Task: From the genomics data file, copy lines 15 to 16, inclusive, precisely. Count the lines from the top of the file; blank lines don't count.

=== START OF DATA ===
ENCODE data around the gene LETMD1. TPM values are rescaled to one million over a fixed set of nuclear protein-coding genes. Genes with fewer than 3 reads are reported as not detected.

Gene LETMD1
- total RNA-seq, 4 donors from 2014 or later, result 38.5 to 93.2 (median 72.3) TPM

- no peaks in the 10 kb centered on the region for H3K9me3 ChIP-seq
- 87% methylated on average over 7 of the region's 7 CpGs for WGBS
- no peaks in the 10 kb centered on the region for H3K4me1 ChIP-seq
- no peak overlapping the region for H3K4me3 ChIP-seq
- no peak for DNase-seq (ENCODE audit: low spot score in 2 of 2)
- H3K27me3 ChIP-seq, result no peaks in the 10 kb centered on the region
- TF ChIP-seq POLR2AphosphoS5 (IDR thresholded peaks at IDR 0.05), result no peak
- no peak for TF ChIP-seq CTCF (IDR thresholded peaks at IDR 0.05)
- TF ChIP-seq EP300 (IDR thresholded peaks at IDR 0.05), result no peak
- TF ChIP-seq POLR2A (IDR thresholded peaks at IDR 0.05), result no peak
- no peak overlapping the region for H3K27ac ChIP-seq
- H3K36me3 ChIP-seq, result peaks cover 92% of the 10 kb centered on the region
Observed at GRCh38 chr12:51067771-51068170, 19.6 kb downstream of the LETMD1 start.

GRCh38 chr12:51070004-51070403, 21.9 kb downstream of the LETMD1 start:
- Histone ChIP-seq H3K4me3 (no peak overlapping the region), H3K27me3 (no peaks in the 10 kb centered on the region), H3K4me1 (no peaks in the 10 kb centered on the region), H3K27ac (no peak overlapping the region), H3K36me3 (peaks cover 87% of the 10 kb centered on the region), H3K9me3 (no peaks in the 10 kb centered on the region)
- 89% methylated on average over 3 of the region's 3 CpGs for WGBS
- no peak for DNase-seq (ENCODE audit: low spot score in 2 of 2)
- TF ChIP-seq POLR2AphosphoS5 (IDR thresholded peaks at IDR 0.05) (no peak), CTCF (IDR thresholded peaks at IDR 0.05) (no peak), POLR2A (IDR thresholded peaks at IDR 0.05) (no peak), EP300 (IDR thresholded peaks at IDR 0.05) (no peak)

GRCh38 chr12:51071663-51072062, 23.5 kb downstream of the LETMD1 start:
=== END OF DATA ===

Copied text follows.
- H3K36me3 ChIP-seq, result peaks cover 92% of the 10 kb centered on the region
Observed at GRCh38 chr12:51067771-51068170, 19.6 kb downstream of the LETMD1 start.